Tuesday, February 27, 2007


Having helped get the Democrats back in power, the Unions are calling in their favors, and the Democrats are responding -- putting forth a bill that would weaken national security but strengthen big labor, and in another bill, essentially doing away with democracy in the unionizing process.

As this article points out, in the House and Senate bills ostensibly implementing recommendations of the 9/11 Commission:

As a big payback to . . . powerful union bosses, the Democratic bill include[s] language that overturns rules disallowing the Transportation Security Administration's 43,000 airport screeners from unionizing.

Congress created the TSA post-9/11 to fix airports' deficient security. But it prohibited collective bargaining precisely because it was known that it would compromise screeners' nimbleness and ability to respond to varying security demands.

And that move came shortly after congressional Democrats' successful efforts to strip from the Port Security Act a measure the International Longshoremen's Association considered bothersome.

Passed while Congress was still Republican-held, the law originally featured an amendment by Sen. Jim DeMint (R-S.C.) imposing a seven-year-freeze on hiring dock workers convicted of murder, bribery, identity fraud, illegal-firearms possession and other crimes.

Democrats, led in part by Rep. Bennie Thompson (D-Miss.), successfully stripped the provision during House-Senate conference committee.

You have to love the Democrats. If you are a friend of theirs, there is nothing you can't ask for. Even if it will clearly impact on national security. And then there is the Employee Free Choice Act:

Labor unions hope this exquisitely mistitled act, which the House of Representatives probably will pass this week, will compensate for their dwindling persuasiveness as they try to persuade workers to join. It would allow unions to organize workplaces without workers voting for unionization in elections with secret ballots. Instead, unions could use the "card check" system: Once a majority of a company's employees signs a card expressing consent, the union is automatically certified as the bargaining agent for all the workers.

Unions say the card-check system is needed to protect workers from anti-union pressure by employers before secret-ballot elections. Such supposed pressure is one of organized labor's alibis for declining membership.

There are, however, ample protections against employer pressures that really are abusive. Tellingly, the act would forbid employers from trying to influence -- pressure? -- employees by improving their lot: It would fine employers that, to reduce the incentive to unionize, give workers "unilateral" -- not negotiated -- improvements in compensation or working conditions during attempts at unionization. Clearly, the act aims less to help workers than to herd them as dues-payers into unions.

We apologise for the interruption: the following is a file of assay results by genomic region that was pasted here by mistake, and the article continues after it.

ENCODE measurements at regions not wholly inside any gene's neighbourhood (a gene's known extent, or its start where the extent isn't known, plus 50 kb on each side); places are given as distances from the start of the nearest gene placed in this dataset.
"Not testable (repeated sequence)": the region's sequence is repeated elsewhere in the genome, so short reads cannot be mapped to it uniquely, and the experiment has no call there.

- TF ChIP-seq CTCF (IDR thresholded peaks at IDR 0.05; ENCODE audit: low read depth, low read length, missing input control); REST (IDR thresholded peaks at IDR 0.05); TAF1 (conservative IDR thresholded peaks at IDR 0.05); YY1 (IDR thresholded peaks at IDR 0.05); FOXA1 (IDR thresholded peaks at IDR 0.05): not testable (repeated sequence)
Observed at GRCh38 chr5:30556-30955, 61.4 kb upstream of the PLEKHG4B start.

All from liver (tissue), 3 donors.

Under the card-check system, unions are able to, in effect, select the voters they want. It strips all workers of privacy and exposes them, one at a time, to the face-to-face pressure of union organizers who distribute and collect the cards. The Supreme Court has said that the card-check system is "admittedly inferior to the election process."

Repealing a right -- to secret ballots -- long considered fundamental to democratic culture would be a radical act. But labor is desperate.

Read the whole article from George Will. This one is beyond the pall.

Update: Powerline is following this one. They report that the Not Quite Free Choice Act passed the House by 228-183 with only 2 democrats breaking ranks.

Only two Dems were willing to stand up to the unions' pressure, Gene Taylor of Mississippi and Dan Boren of Oklahoma. Keep that in mind next time you hear nonsense in the press about "Blue Dog" Democrats, "conservative" Democrats, and next time you hear anyone try to tell you that the Democrats care anything about working men and women.

Read the whole post here. The Hill is following up the battle in the senate over the 9-11 legislation that contains the provisions allowing unionization of TSA workers. See there article here.

1 comment:

Elliot Andrews said...

Secret ballots are necessary. Sometimes it seems that labor activists do not consider honest disagreement to be possible. Consider the rhetoric that labor has always used to advance its purposes. Any employer who prefers to remain non-union is a “union buster” and lumped in with the “bad actors.”Cross a picket line – you’re a “scab.” Decline to pay union dues – you’re a “free rider.” Think unions have served their purpose? – you need a "frontal lobotomy." And, God forbid, you decide to work for management – you are, in the words of one pro-labor blogger, a “Turncoat Organizer [who] Drowns in Corporate Cash .” This type of rhetoric certainly gives one pause to consider whether an employee who declines to sign a card will be treated with respect by a union.

In 2005 alone, some 5,405 Charges were filed against unions alleging “illegal restraint and coercion of employees” and 594 Charges alleged “illegal union discrimination against employees.” (2005 NLRB Annual Report, p. 15). Is this reflective of most union organizers? Probably not. But the conduct currently being attributed across-the-board to management is also not typical. In those cases where “bad actors” from either side exist, a secret ballot is the only way to determine an employee’s “free choice.”



View My Stats